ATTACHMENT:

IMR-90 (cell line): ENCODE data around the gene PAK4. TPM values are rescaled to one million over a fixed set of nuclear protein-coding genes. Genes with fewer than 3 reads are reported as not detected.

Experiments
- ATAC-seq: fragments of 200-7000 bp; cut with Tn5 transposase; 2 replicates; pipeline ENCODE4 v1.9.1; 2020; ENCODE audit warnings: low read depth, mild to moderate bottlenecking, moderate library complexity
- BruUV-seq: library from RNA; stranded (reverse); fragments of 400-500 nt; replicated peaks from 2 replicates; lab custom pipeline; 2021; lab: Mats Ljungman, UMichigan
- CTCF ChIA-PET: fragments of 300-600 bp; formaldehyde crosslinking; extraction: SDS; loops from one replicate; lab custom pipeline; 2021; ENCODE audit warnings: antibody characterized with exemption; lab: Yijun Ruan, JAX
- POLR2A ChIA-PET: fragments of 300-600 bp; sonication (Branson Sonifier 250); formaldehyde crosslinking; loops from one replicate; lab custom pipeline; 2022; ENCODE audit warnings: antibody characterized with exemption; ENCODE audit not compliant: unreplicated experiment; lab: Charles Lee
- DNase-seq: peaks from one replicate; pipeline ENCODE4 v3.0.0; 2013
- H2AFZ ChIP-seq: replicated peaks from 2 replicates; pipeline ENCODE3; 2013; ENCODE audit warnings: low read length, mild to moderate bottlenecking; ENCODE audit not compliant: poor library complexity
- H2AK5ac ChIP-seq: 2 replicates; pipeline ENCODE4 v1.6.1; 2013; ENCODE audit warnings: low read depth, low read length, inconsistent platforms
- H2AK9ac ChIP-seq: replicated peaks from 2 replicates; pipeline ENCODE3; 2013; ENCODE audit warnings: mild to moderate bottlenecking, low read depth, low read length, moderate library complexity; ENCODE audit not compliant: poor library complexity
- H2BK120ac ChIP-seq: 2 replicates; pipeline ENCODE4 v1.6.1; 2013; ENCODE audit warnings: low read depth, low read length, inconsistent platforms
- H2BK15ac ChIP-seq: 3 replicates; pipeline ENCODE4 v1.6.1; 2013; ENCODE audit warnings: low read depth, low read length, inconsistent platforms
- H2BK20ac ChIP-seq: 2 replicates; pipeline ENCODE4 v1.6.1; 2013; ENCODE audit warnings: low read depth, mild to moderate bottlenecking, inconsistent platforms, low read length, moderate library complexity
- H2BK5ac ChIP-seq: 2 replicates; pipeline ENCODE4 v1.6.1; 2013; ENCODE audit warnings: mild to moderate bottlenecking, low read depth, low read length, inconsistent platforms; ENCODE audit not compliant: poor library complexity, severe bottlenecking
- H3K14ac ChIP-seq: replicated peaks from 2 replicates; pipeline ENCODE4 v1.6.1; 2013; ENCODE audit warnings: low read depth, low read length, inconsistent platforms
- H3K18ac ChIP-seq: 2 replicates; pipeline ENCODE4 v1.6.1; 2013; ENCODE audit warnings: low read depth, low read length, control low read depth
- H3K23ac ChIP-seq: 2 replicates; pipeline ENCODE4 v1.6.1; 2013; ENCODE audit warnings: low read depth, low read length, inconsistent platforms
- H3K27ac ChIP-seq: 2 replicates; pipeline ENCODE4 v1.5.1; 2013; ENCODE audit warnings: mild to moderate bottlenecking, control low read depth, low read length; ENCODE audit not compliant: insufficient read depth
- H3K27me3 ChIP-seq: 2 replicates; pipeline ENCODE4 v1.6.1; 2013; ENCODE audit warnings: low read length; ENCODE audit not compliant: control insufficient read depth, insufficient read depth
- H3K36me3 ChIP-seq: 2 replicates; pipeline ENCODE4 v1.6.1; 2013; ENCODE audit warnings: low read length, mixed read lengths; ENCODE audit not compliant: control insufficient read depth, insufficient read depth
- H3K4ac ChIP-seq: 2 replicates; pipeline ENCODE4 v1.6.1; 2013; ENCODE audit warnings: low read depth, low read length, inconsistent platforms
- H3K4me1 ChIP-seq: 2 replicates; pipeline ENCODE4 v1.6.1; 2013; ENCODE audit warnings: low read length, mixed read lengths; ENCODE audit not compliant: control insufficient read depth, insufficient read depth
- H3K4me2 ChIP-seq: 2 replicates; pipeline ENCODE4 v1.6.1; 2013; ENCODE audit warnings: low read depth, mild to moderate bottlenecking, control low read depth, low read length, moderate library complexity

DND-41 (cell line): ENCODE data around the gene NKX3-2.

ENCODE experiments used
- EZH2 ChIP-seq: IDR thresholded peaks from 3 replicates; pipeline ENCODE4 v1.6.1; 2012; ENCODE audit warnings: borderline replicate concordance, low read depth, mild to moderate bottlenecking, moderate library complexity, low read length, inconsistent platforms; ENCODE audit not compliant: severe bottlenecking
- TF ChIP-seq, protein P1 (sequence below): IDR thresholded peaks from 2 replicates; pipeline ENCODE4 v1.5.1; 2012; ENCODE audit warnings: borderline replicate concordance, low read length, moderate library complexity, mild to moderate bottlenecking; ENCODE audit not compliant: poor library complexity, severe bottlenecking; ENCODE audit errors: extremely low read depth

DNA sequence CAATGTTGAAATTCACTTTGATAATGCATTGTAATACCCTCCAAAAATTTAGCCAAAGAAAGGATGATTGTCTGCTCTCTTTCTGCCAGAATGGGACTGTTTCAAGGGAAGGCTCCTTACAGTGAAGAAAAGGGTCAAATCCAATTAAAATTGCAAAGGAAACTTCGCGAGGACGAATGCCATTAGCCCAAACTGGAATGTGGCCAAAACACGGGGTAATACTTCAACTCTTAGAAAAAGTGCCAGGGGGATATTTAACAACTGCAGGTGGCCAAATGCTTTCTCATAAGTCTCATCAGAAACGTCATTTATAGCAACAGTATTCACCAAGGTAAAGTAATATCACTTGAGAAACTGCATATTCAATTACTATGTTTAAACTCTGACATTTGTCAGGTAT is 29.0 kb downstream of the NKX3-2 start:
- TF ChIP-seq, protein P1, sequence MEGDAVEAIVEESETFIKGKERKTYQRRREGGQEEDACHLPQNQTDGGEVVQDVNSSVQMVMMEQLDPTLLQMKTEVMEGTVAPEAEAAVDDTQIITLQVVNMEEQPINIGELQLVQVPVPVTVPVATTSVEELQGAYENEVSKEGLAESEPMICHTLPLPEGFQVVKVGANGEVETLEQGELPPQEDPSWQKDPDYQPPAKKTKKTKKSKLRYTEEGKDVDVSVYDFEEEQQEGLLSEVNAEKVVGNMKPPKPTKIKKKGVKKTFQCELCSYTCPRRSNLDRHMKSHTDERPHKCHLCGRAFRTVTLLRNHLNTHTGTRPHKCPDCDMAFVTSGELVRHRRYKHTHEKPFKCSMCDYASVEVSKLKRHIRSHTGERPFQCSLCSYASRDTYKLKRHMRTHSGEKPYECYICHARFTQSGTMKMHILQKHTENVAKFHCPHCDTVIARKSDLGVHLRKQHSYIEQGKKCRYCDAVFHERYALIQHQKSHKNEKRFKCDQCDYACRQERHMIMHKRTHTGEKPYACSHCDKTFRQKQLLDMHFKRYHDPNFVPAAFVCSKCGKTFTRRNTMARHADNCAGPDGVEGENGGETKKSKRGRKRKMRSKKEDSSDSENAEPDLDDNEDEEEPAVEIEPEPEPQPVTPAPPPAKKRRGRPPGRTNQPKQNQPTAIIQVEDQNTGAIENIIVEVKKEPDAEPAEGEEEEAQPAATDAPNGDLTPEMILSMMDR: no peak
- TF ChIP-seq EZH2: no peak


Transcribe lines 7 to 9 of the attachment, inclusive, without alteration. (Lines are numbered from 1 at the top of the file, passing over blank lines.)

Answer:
- DNase-seq: peaks from one replicate; pipeline ENCODE4 v3.0.0; 2013
- H2AFZ ChIP-seq: replicated peaks from 2 replicates; pipeline ENCODE3; 2013; ENCODE audit warnings: low read length, mild to moderate bottlenecking; ENCODE audit not compliant: poor library complexity
- H2AK5ac ChIP-seq: 2 replicates; pipeline ENCODE4 v1.6.1; 2013; ENCODE audit warnings: low read depth, low read length, inconsistent platforms